During the high point of the anti-apartheid movement in the 80s, Tutu was in a church that was filled to capacity.  Tutu knew there were undercover cops present.  Tutu playfully calls them out tells them that their side, the regime that divided people by race was destined to lose.  They might as well join the winning side.  Only someone who believes that Jesus defeated sin, death and the devil can be that bold.  

 

There is a world to describe what happened that Sunday morning.  It’s called Eucatastrophe.  The word comes from J.R.R. Tolkien, the author of Lord of the Rings.  It’s the mixture of the Greek prefix eu which means good, and the word catastrophe.  It means the sudden turn of events that ensures the protagonist doesn’t mean a bad end.  Tolkien saw this in religious terms seeing the Resurrection as the eucatastrophe of the Incarnation of Jesus.  The best example in Tolkien’s words is during the climax of Lord of the Rings.  It looks like Sauron, the bad guy is going to win, but then Gollum falls to his doom with the One Ring, bringing down Sauron.

 

The Resurrection is a eucatastrophe.  Just when we think the powers are for certain going to lose, something happens.  Jesus is alive and the powers are defeated, the just don’t know it yet.

 

On Friday, some of you might have read a poem I shared with you and I want to say it here again because it describes this eucatastrophic moment when things turn around or will turn around.  It is by a colleague of mine, Kara Root who pastors a church in Minneapolis.  This is the poem:

 

I need the Resurrection

because my sister is sick

and can’t afford insurance,

because I’ve told a weeping Haitian mom,

“No, I can’t take your son home with me.”

because I’ve been rushed off a Jerusalem street

so a robot could blow up a bag that could’ve blown up us.

because I’ve exploded

in rage

and watched their tiny faces cloud with hurt.

because evil is pervasive

and I participate.

I need the Resurrection

because it promises

that in the end

all wrongs are made right.

Death loses.

Hope triumphs.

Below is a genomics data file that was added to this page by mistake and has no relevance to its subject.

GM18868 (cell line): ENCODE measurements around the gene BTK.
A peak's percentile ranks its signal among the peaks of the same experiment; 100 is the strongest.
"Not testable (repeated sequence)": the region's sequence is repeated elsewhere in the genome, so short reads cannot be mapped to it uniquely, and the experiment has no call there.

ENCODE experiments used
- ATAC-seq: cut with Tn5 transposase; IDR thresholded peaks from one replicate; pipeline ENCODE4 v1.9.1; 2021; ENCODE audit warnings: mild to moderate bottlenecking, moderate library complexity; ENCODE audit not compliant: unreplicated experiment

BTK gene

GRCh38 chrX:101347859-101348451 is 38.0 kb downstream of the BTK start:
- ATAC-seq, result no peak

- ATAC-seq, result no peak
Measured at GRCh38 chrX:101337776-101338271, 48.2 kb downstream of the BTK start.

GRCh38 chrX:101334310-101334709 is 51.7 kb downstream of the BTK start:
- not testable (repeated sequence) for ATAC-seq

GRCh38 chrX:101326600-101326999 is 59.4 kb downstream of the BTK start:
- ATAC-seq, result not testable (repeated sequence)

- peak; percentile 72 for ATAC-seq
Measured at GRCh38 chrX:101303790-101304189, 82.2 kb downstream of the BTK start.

And Life and Love

Prevail.

 

The resurrection is real.  I don’t know how it happened, but it did happen.  And it has changed our lives.

 

The first of many standalone tales in the Star Wars franchise came out last December.  Rogue One is the story of how the Rebels got the plans to destroy the death star.  It is not a happy movie because this is truly the movie where every main character dies.  The mission was a success, but those who gave their lives to get the plans did not live to see the results.  But in the midst of sadness, the main character says something profound.  Rebellions are built on hope.  Hope becomes the theme of this film even though there is so much death.  At the end of the movie the plans are given to Princess Leia who of course is the person who has the plans at the beginning of the original Star Wars 40 years ago.  A CGI version of the late Carrie Fisher takes the plans as an underling wonders what good could these plans bring.  She ends the movie with one word. Hope.

 

Eucatastrophe is hope.  It is believing that death and evil will not win and will never win.  It may come at a cost, but the world will be set to right.  

 

So, as we head towards Easter dinners let’s remember what this day is about at the end, what it was for the women and the disciples.  Hope.  Something that can change the world for the better. Christ is Risen.  Amen.